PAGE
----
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Updated 05/23/2013


The Mull of Kintyre

The Mull of Kintyre is the most southwesterly section of the long Kintyre Peninsula in southwestern Scotland, approximately 10 miles from Campbeltown. The name is an Anglicisation of the Gaelic Maol Chinn Těre  or in English "The rounded [or bare] headland of Kintyre".

The Mull has been an important landbridge throughout history. It is thought that it was used by early humans in their travels from continental Europe to Ireland. In more recent times it was used again by the Scotti when they travelled from Ireland to establish the kingdom of Dál Riata in modern-day Argyll.

The Mull of Kintyre Lighthouse was the second lighthouse commissioned in Scotland by the Commissioners of the Northern Lights. It was designed and built by Thomas Smith and completed in 1788. Smith had previously designed the light at Kinnaird Head, but Mull of Kintyre was to be a far more substantial project in a far more remote location.

The lighthouse was rebuilt in the 1820s, converted to electrical power in 1976, and automated in 1996. The lighthouse keeper's cottage is now run as a holiday cottage by the National Trust for Scotland.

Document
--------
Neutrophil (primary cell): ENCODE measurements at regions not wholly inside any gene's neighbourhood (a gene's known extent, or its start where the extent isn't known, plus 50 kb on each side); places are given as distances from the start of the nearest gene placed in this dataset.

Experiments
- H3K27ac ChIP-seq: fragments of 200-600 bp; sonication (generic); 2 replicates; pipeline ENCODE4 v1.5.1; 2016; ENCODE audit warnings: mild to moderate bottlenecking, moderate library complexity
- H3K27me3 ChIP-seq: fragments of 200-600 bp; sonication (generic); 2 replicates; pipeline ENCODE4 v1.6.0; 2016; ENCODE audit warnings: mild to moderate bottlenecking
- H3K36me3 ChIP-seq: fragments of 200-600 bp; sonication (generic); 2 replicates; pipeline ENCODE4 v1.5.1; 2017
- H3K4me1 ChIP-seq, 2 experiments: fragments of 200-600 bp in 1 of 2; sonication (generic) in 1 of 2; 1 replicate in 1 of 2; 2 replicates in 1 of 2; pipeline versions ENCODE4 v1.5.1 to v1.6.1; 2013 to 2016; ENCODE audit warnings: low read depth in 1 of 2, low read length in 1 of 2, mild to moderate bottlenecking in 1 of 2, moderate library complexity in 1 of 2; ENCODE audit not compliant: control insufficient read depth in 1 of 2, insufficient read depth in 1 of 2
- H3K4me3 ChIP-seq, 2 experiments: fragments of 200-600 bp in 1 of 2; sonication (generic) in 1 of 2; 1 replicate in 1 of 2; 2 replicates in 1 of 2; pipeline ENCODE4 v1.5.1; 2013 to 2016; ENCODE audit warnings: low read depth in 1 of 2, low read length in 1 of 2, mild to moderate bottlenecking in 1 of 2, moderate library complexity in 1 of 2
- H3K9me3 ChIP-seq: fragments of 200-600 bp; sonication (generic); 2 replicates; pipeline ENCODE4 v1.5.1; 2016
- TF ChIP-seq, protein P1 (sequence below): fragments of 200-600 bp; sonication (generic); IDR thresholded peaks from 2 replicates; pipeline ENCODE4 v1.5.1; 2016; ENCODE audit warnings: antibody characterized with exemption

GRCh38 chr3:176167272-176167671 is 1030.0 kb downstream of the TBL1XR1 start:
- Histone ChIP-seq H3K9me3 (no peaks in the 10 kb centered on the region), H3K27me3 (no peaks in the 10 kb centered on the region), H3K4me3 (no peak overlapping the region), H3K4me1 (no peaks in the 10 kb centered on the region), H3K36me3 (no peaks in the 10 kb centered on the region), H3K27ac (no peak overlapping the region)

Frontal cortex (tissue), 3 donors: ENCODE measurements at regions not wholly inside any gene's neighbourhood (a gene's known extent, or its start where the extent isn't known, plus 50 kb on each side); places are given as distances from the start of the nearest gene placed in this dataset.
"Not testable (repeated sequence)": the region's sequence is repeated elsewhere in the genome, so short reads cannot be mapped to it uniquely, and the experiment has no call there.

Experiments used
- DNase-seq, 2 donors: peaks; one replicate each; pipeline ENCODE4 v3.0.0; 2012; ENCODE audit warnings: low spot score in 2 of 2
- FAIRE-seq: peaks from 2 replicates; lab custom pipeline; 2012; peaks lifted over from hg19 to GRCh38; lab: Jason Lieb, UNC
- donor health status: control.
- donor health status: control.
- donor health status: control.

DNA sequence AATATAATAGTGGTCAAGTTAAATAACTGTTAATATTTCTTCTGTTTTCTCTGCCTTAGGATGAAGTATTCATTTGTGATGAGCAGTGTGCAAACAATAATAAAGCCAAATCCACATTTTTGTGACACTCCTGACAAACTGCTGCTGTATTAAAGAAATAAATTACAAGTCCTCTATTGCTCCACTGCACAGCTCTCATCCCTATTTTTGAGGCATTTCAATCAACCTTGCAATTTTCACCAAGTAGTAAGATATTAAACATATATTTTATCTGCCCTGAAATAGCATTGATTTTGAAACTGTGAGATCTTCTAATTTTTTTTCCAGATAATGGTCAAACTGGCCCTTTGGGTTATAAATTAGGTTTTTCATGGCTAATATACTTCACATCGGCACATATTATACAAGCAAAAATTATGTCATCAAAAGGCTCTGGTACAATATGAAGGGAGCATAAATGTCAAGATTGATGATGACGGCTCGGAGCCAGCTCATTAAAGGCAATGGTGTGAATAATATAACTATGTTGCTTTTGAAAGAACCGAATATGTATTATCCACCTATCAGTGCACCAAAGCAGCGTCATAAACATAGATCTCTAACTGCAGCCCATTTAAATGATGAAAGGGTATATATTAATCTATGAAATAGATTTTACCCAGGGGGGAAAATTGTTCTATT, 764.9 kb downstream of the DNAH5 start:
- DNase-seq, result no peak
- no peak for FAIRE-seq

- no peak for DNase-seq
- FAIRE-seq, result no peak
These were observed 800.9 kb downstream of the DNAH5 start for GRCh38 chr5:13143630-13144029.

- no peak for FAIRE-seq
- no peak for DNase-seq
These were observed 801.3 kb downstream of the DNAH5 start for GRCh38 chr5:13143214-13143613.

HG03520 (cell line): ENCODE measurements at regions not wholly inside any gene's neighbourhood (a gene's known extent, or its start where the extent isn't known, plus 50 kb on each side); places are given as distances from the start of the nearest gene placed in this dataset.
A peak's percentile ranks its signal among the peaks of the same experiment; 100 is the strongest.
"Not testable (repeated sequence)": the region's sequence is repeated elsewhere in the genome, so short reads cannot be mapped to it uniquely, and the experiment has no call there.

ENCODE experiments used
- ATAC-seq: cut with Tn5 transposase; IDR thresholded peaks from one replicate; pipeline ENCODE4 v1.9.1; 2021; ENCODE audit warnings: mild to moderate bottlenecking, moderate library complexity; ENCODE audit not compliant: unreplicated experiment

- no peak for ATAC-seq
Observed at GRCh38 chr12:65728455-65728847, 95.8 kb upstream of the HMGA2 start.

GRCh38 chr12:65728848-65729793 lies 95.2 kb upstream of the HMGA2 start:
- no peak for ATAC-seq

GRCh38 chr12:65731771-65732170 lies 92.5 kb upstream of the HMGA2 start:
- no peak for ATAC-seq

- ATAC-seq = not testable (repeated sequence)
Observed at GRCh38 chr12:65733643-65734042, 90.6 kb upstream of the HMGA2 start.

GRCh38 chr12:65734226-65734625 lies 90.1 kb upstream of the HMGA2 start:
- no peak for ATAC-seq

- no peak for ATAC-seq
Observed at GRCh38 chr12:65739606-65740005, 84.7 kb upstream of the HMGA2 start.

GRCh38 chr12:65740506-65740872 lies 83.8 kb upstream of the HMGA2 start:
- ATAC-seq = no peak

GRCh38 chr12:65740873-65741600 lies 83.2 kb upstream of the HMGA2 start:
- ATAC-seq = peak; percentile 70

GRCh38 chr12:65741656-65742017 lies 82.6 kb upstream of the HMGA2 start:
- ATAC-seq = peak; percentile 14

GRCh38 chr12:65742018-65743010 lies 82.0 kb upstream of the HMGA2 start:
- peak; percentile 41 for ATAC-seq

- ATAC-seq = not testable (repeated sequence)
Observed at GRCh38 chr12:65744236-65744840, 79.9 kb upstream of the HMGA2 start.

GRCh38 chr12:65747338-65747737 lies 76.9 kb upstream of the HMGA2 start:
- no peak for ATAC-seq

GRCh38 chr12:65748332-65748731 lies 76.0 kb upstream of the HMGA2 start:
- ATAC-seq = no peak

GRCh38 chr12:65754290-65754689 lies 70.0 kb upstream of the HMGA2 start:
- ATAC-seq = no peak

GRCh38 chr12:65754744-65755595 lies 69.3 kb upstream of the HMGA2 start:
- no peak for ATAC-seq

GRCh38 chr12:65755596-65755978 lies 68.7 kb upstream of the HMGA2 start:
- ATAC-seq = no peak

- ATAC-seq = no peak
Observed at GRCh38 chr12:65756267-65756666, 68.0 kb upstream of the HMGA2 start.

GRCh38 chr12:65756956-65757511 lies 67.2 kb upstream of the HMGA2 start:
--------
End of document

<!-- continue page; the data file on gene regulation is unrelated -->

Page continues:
"Mull of Kintyre" is also a popular 1977 song by former Beatle Paul McCartney and his band Wings. The song was penned by McCartney and bandmate Denny Laine in tribute to the picturesque Mull of Kintyre peninsula, where McCartney had owned a home and recording studio since the late 1960s.  

The lyrics are an ode to the area's natural beauty and sense of home:

Mull of Kintyre
Oh mist rolling in from the sea,
My desire is always to be here
Oh Mull of Kintyre

McCartney explained how the song came into being:

"I certainly loved Scotland enough, so I came up with a song about where we were living; an area called Mull of Kintyre. It was a love song really, about how I enjoyed being there and imagining I was traveling away and wanting to get back there."